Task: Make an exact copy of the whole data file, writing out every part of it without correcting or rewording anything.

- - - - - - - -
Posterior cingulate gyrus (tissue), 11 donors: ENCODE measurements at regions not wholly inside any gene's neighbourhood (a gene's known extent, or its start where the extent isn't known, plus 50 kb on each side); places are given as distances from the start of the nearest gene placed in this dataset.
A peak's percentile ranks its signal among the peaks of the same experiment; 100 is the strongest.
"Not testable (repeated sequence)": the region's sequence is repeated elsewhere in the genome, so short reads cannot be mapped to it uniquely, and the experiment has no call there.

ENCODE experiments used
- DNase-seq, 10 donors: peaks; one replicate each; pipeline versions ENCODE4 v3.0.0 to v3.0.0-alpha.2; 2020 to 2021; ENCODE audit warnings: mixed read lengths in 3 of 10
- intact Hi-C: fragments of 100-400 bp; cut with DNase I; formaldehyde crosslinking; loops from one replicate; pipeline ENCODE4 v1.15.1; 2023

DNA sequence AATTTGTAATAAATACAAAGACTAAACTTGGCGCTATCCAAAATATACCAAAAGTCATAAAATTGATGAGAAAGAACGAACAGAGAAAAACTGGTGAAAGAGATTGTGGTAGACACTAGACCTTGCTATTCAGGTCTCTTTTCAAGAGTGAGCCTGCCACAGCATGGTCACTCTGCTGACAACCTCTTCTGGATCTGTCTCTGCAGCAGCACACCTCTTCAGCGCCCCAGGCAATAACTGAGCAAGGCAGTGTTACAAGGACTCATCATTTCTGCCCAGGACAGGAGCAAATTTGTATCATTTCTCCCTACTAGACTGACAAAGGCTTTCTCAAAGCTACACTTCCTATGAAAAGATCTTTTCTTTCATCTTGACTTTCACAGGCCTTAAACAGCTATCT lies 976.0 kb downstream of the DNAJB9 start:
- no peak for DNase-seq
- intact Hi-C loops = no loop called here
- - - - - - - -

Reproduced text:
Posterior cingulate gyrus (tissue), 11 donors: ENCODE measurements at regions not wholly inside any gene's neighbourhood (a gene's known extent, or its start where the extent isn't known, plus 50 kb on each side); places are given as distances from the start of the nearest gene placed in this dataset.
A peak's percentile ranks its signal among the peaks of the same experiment; 100 is the strongest.
"Not testable (repeated sequence)": the region's sequence is repeated elsewhere in the genome, so short reads cannot be mapped to it uniquely, and the experiment has no call there.

ENCODE experiments used
- DNase-seq, 10 donors: peaks; one replicate each; pipeline versions ENCODE4 v3.0.0 to v3.0.0-alpha.2; 2020 to 2021; ENCODE audit warnings: mixed read lengths in 3 of 10
- intact Hi-C: fragments of 100-400 bp; cut with DNase I; formaldehyde crosslinking; loops from one replicate; pipeline ENCODE4 v1.15.1; 2023

DNA sequence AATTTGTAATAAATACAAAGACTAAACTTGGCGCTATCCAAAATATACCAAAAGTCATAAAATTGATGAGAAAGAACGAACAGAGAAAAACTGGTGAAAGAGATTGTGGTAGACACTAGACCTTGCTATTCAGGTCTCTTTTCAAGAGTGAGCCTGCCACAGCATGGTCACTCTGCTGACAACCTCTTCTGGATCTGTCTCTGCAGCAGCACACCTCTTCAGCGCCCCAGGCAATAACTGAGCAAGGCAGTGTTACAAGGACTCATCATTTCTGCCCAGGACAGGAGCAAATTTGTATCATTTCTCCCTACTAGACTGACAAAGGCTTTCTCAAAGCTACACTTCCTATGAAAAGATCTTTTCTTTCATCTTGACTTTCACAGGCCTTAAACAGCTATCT lies 976.0 kb downstream of the DNAJB9 start:
- no peak for DNase-seq
- intact Hi-C loops = no loop called here